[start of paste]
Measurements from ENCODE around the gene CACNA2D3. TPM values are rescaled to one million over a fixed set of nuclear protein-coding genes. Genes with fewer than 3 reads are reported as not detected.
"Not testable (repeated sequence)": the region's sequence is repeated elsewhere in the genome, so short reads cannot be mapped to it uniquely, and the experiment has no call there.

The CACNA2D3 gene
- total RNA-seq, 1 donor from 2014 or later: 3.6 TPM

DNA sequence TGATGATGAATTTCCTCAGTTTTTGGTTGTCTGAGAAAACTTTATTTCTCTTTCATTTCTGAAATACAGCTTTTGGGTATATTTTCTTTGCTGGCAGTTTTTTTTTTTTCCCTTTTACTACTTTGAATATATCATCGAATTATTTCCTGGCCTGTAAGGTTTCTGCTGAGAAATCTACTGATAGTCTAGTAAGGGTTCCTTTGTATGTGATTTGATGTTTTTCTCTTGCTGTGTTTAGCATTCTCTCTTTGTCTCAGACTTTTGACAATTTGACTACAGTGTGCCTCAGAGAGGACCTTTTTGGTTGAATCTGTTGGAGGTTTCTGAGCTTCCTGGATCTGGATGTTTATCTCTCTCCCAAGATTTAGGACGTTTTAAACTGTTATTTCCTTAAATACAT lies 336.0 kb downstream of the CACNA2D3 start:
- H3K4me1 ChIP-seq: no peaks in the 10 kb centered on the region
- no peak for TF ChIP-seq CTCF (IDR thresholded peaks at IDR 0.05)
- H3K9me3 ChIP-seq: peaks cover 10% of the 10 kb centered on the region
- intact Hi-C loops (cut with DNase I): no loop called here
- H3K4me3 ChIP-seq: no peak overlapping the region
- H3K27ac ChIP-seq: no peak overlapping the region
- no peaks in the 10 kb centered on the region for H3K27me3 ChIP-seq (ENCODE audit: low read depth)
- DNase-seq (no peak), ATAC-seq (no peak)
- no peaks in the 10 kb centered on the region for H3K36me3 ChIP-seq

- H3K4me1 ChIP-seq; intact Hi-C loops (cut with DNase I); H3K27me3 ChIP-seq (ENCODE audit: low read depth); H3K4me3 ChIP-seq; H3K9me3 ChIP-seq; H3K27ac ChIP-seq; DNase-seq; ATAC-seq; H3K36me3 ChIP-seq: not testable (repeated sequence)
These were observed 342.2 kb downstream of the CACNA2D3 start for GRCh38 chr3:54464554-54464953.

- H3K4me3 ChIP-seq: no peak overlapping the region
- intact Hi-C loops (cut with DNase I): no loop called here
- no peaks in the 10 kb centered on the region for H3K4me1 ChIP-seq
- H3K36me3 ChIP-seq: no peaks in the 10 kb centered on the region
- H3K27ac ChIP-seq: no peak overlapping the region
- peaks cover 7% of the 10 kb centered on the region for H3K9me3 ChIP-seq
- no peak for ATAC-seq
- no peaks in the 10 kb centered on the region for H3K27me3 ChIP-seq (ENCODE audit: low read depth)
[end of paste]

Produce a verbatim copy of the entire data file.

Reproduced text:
Measurements from ENCODE around the gene CACNA2D3. TPM values are rescaled to one million over a fixed set of nuclear protein-coding genes. Genes with fewer than 3 reads are reported as not detected.
"Not testable (repeated sequence)": the region's sequence is repeated elsewhere in the genome, so short reads cannot be mapped to it uniquely, and the experiment has no call there.

The CACNA2D3 gene
- total RNA-seq, 1 donor from 2014 or later: 3.6 TPM

DNA sequence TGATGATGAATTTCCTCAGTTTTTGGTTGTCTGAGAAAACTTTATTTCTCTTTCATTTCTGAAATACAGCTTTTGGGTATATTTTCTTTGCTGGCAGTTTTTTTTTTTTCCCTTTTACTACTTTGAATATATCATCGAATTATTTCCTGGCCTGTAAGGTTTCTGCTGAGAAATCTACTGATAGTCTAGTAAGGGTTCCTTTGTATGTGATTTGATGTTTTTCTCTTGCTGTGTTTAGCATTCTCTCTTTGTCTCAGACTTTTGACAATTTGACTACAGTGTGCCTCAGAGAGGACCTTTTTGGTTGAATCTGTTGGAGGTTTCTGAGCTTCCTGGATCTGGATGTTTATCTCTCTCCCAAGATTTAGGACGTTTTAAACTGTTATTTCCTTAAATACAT lies 336.0 kb downstream of the CACNA2D3 start:
- H3K4me1 ChIP-seq: no peaks in the 10 kb centered on the region
- no peak for TF ChIP-seq CTCF (IDR thresholded peaks at IDR 0.05)
- H3K9me3 ChIP-seq: peaks cover 10% of the 10 kb centered on the region
- intact Hi-C loops (cut with DNase I): no loop called here
- H3K4me3 ChIP-seq: no peak overlapping the region
- H3K27ac ChIP-seq: no peak overlapping the region
- no peaks in the 10 kb centered on the region for H3K27me3 ChIP-seq (ENCODE audit: low read depth)
- DNase-seq (no peak), ATAC-seq (no peak)
- no peaks in the 10 kb centered on the region for H3K36me3 ChIP-seq

- H3K4me1 ChIP-seq; intact Hi-C loops (cut with DNase I); H3K27me3 ChIP-seq (ENCODE audit: low read depth); H3K4me3 ChIP-seq; H3K9me3 ChIP-seq; H3K27ac ChIP-seq; DNase-seq; ATAC-seq; H3K36me3 ChIP-seq: not testable (repeated sequence)
These were observed 342.2 kb downstream of the CACNA2D3 start for GRCh38 chr3:54464554-54464953.

- H3K4me3 ChIP-seq: no peak overlapping the region
- intact Hi-C loops (cut with DNase I): no loop called here
- no peaks in the 10 kb centered on the region for H3K4me1 ChIP-seq
- H3K36me3 ChIP-seq: no peaks in the 10 kb centered on the region
- H3K27ac ChIP-seq: no peak overlapping the region
- peaks cover 7% of the 10 kb centered on the region for H3K9me3 ChIP-seq
- no peak for ATAC-seq
- no peaks in the 10 kb centered on the region for H3K27me3 ChIP-seq (ENCODE audit: low read depth)